• Margarita with a Straw: Laila realizes she's bisexual after falling in love with Khanum, and says she is to her mother. Her mother is unhappy with this initially, but they reconcile. Khanum, on the other hand, related that her parents were violently hostile to her being a lesbian, with her now being estranged from them.
  • Naomi And Ely's No Kiss List: Bruce 2 is dating Naomi but then gets attracted to her gay friend Ely. By the end, he has come out to his mom (though without a clear orientation) and tells Ely, after which the pair begin dating.
  • Nina's Heavenly Delights: Nina finally makes it clear that she's a lesbian to her mom near the end of the film, after fearing she'd react badly. Her mom is accepting, and tells her to pursue Lisa, the woman she loves.
  • Pariah: The film's plot is about Alike coming out to her family. A painfully realistic portrayal at that.
  • Plan B (2021): As a secondary plot, Lupe plans to tell Sunny she's queer (bi or pansexual, from what she says). However, Sunny realizes for herself on meeting Logan, who's Lupe's girlfriend (Sunny'd thought it was a guy's name). Lupe still hasn't told her dad by the end, but has been reassured he would never kick her out and he'd love her no matter what.
  • Sappho: Sappho tells Phil she likes women too and begins an affair with Helene. Near the end, she's also now embraced the term "lesbian" (though she seems to be bisexual-this wasn't used much when the film is set).
  • Saving Face: Wil's mother had caught her with a woman a few years ago, but the two of them had never discussed it and her mother was in active denial and frequently attempts to set her up with men. Eventually, Wil directly comes out to her mother. Her mom isn't happy at first but later accepts this.
  • Show Me Love: For both girls. Agnes is well aware she's a lesbian, though she stays in the closet at first due to homophobia. Elin falls for Agnes, which appears to be her first time finding a girl attractive. Both of them come out at the end triumphantly, declaring they're girlfriends.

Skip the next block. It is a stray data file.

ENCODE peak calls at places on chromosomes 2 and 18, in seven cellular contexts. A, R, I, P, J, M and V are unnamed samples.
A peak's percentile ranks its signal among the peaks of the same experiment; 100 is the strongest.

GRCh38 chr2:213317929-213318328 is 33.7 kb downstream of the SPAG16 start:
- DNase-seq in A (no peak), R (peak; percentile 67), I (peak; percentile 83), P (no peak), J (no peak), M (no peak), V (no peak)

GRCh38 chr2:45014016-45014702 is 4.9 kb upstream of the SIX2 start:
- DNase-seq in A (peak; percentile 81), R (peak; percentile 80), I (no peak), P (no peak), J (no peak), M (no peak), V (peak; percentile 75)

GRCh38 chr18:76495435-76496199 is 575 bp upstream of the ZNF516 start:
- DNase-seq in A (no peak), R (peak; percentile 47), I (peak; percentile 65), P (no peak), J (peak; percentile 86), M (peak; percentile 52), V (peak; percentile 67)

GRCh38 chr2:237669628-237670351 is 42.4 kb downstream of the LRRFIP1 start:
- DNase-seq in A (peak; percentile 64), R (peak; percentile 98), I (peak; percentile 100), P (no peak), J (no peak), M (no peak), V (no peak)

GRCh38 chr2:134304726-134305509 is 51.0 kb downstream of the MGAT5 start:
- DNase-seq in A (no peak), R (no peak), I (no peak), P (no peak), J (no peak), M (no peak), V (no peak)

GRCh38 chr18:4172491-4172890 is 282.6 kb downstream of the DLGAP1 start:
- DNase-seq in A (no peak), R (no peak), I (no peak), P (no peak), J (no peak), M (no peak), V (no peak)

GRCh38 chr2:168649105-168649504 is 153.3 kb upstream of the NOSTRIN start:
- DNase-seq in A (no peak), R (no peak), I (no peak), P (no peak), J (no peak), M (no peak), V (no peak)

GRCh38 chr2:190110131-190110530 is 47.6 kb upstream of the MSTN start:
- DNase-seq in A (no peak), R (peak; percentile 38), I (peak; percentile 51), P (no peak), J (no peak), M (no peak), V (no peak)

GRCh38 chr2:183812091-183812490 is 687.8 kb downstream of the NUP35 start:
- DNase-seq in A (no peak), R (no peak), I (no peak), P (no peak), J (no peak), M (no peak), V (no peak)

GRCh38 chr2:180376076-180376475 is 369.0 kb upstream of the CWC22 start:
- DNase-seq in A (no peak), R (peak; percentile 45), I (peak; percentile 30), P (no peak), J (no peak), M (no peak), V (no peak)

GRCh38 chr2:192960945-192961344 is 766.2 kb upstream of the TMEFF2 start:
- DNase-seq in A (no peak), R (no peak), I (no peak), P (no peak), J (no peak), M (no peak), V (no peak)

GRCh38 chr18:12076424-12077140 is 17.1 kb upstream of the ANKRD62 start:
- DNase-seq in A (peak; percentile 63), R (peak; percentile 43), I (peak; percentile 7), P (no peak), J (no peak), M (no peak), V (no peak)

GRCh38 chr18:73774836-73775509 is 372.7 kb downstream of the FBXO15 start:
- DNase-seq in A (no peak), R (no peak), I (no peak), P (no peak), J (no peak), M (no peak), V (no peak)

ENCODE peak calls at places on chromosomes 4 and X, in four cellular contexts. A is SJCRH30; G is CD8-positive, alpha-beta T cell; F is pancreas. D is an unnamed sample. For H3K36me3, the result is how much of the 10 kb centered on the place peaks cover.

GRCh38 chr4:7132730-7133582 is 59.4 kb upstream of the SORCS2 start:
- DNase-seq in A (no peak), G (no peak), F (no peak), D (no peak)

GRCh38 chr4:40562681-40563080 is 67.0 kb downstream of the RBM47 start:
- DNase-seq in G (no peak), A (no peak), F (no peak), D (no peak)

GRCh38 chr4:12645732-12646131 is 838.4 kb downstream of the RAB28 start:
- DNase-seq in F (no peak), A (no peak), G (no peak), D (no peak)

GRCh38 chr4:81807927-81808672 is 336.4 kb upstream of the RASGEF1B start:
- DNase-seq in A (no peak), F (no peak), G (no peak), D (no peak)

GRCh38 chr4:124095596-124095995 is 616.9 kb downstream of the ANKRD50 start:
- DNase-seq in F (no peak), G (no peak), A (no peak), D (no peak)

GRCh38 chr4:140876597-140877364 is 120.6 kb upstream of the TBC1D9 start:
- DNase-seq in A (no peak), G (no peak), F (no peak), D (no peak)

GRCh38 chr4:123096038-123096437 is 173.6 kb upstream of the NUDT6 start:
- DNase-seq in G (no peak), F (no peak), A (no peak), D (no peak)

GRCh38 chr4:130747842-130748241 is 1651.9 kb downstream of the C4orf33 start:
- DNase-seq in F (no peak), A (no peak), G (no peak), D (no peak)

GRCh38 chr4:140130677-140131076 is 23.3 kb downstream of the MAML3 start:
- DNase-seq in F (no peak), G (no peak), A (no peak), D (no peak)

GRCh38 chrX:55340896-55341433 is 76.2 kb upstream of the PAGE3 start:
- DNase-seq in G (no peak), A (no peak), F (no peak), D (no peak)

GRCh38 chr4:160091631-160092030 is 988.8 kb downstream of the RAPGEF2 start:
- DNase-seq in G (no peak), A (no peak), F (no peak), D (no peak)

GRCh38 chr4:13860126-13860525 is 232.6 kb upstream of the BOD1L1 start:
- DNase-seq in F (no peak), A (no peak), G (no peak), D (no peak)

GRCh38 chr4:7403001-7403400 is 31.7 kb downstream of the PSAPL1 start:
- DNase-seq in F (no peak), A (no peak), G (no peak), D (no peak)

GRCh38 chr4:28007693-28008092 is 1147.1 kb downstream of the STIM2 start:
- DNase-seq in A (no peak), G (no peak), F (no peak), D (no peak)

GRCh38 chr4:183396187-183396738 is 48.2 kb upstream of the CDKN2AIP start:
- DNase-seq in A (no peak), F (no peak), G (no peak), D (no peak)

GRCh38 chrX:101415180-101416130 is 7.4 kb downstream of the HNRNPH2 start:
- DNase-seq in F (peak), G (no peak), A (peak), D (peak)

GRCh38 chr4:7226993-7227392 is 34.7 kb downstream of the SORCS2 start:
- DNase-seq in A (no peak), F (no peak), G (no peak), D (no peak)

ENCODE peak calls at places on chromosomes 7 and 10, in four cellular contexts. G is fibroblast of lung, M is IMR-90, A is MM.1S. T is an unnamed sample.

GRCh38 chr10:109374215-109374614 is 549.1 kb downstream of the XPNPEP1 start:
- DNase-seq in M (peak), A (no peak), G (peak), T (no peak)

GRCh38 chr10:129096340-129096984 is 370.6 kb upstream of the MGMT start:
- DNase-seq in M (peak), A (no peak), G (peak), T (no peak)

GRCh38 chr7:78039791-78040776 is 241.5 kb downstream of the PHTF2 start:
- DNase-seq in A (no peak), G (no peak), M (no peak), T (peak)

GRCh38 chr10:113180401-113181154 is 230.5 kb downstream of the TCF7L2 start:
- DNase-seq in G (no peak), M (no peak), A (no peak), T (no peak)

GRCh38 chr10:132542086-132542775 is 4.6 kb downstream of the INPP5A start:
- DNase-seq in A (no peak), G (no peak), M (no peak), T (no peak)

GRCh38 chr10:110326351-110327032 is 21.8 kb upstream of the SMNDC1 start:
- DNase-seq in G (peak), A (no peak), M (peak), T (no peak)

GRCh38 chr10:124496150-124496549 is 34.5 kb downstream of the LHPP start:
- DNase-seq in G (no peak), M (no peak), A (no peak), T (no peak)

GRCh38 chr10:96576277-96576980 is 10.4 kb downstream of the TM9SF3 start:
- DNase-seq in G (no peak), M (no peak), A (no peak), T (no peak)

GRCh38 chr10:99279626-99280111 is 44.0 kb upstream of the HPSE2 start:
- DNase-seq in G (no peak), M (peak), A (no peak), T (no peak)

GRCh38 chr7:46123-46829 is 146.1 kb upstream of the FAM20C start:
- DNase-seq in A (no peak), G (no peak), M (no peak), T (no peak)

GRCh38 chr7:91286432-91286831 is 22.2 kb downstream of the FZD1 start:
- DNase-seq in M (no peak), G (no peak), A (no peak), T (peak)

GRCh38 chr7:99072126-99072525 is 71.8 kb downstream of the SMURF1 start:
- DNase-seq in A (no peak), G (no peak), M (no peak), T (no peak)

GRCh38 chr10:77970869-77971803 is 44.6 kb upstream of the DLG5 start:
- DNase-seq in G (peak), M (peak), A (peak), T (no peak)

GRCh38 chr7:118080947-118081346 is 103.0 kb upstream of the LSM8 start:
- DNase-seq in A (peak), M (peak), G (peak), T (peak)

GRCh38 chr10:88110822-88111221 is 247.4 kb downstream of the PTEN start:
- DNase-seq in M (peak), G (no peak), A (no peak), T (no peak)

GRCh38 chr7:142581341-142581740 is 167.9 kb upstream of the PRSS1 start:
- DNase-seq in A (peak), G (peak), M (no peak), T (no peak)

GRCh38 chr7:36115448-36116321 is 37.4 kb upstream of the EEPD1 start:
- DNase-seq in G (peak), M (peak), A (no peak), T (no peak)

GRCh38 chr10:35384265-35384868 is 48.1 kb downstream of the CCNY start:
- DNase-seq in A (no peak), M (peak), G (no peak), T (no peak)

• Steam (2007): Elizabeth at first shows attraction to women but doesn't label herself or say anything. She gets into a relationship with Niala, an openly bisexual woman who's proud of her orientation. As a result, she realizes and acknowledges she's a lesbian. By the end Elizabeth defiantly comes out to her mom, shocking her.
  • The Australian movie Strange Bedfellows used this trope in an interesting fashion - two (straight) men living in a small country town registered as a gay couple in order to claim tax benefits, but then had to convince a tax inspector that they really were a couple. Thus, they have to go through all the travails of a Coming Out Story in a (typically gossip-driven) small town, without actually being gay in the first place.
  • They/Them (2020): Played with; Ash's classmates acknowledge that they identify as nonbinary, or at least trans, without Ash having to spell it out for them. However, Ash gets bullied to hell and back over it, and they're forcibly outed while reciting a poem about their identity. The culmination of the story is when Ash recites the poem in front of their whole class for real, letting them come out on their own terms this time, thus technically playing this trope straight.
  • 3 Generations: Ray is already out but he's just starting to medically transition. The plot revolves around him trying to begin hormones and his family adjusting to the transition.
  • Trapped: The Alex Cooper Story: Alex comes out as gay to her parents quite early on. This results in them sending her to conversion therapy, which lasts until she escapes.
  • The Truth About Jane: A big part of the story is Jane revealing she's gay to her family, and then dealing with the fallout.
  • Trevor is about a 13-year-old boy who struggles with the realization that he is gay, especially after he's outed to the whole school. It ends with "I'm Coming Out" by Diana Ross on the soundtrack (Camp Gay Trevor is a Diana Ross fan).
  • Two of Us, a 1986 English TV film: gay boy is already out except to his parents, who find his soft-porn magazines and are thoroughly upset. His friend/boyfriend comes out as bisexual.
  • V for Vendetta: Valeria details her own in a flashback. When she told her parents she was a lesbian, her mom cried and her dad disowned her. The last we see is them tossing a baby picture of her in the trash.
  • X-Men Film Series:
    • X2: X-Men United: Referenced when Mrs. Drake asks her son Bobby, "Have you tried... NOT being a mutant?" This has spawned its own trope.
    • X-Men: First Class: Xavier accidentally outs McCoy as a mutant.
      Charles: Why didn't you say? ...Because you don't know. I am so, so terribly sorry.
      Hank: You didn't ask, so I didn't tell.